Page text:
Who is Steve Clevenger? I can break it down in three simple words…..Not Koyie Hill. I kid despite the fact that I liked Koyie, but it’s been a long time since we’ve had a backup catcher with potential to actually hit the baseball. Let’s get to know the guy who will fill that role to start the season.
Since the Cubs released Hill this off-season, we knew there would be a competition in spring training for the backup role. Clevenger and highly rated prospect, Wellington Castillo did not disappoint. Both played very well in spring training and made the decision very tough. I thought the Cubs made the right decision to give the job to Clevenger. Let’s take a look a few things regarding the choice to understand what to expect.
Clevenger is not the long term solution – It’s important to curb your expectations a little when looking at Clevenger. Just because he beat out Castillo for the job out of spring training does not mean he’s suddenly vaulted ahead of him in the prospect rankings. This fact, in my mind, explains why Clevenger gets the first shot. The Cubs believe in Castillo’s talents. They feel like he can challenge Geo for the starting job and do it very soon. To do that, he has to get at bats on a regular basis and that can’t happen on the Major League team unless we see an injury. Clevenger doesn’t have that type of ceiling so you’re not really retarding his development by playing him in a backup role.
Clevenger is versatile – I’m not saying he’s Brandon Inge, but he can play other spots on the diamond beside catcher. In his minor league career, he’s seen time primarily at catcher, but also played at first and second and even got a couple looks at third. It’s probably not the route the Cubs will go, but anytime you can have more players with a least a hint of versatility, you do yourself a favor. You never know when an injury or two creeps up in the middle of the game and puts you in a bind. Versatility helps in that area.
Clevenger is not offensively anemic – What I mean by that is that he can hit for average and hold his own overall at the plate. He’s not going to hit for power, but seeing him hit in the .280 range is a reasonable expectation. He’s a career .308 / .369 / .421 hitter in the minor leagues, so a switch to less than regular at bats should cause those numbers to drop a little, but not enough to make him worthless. The key is going to be that he won’t be an automatic out when he plays, which is basically what Hill was.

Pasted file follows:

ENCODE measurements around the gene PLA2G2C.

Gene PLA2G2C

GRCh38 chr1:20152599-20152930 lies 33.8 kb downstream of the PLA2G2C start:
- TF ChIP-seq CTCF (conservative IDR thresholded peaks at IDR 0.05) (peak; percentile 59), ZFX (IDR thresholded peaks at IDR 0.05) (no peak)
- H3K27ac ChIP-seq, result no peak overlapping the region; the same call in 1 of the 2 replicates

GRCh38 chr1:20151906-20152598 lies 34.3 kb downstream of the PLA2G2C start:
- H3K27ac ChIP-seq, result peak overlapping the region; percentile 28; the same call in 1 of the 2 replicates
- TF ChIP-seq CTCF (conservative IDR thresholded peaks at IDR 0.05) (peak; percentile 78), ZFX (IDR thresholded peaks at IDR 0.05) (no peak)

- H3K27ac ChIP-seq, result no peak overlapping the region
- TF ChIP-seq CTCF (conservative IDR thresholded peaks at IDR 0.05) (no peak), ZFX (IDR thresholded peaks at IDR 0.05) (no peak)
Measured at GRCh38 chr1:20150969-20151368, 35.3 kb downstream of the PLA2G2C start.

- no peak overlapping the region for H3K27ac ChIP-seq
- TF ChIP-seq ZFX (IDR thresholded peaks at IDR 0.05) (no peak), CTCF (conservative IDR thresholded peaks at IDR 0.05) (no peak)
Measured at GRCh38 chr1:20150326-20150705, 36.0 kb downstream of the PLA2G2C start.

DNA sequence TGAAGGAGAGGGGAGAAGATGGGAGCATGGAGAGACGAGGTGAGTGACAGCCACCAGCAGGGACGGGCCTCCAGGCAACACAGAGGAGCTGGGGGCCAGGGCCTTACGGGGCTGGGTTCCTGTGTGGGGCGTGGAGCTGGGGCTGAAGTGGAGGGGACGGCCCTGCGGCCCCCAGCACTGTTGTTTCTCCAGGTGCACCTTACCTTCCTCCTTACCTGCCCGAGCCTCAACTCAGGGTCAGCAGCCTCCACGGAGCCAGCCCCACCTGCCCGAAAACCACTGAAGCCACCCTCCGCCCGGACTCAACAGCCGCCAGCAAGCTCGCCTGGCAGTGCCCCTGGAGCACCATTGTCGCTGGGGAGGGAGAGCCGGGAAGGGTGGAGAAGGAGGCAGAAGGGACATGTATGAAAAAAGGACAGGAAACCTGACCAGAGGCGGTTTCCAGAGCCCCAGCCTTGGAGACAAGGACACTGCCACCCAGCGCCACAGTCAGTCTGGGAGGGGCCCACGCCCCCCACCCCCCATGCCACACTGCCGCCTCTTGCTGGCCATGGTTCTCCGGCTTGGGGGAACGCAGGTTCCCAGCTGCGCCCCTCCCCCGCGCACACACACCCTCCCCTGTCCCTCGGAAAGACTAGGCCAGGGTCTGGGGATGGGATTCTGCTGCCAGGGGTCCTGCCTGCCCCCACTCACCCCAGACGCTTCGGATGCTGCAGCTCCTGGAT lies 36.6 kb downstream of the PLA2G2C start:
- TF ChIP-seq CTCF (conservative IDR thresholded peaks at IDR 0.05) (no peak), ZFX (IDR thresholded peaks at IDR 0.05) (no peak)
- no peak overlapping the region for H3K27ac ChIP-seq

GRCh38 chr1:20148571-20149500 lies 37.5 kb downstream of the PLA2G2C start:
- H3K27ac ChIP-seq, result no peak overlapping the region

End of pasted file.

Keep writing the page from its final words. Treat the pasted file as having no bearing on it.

Baseball America scouting report:
Clevenger took a circuitous path to the majors. He began his college career as a shortstop at Southeastern Louisiana in 2005 and planned to transfer to Texas, but a credit snafu led him to Chipola junior college, which made him draft eligible a year earlier than expected. The Cubs signed him for $150,000 as a seventh-rounder in 2006, and quickly found his infield actions lacking and converted him to catching in instructional league that fall. It took him six years to climb through the minors before he reached Chicago late last September. Clevenger excels at putting the bat on the ball. He controls the zone, rarely strikes out and has a career .308 average as a pro. He’s not a big home run threat, but he can drive balls to the gaps and has done so more frequently in the last two years. As his legs have gotten stronger from catching, he has added power. He has developed nicely behind the plate, with Tennessee manager Brian Harper (a former big league catcher) calling Clevenger one of the best receivers he has ever seen. He has solid arm strength and makes accurate throws, though he erased just 23 % of basestealers in 2011. He has improved his ability to block balls and manage a pitching staff. Clevenger has below-average speed but has more than most catchers and runs the bases intelligently. He also offers versatility, with the ability to play first or third base if needed. Clevenger profiles more as a quality backup than as a regular, and as a lefthanded hitter, he’d be a perfect complement to Geovany Soto in Chicago.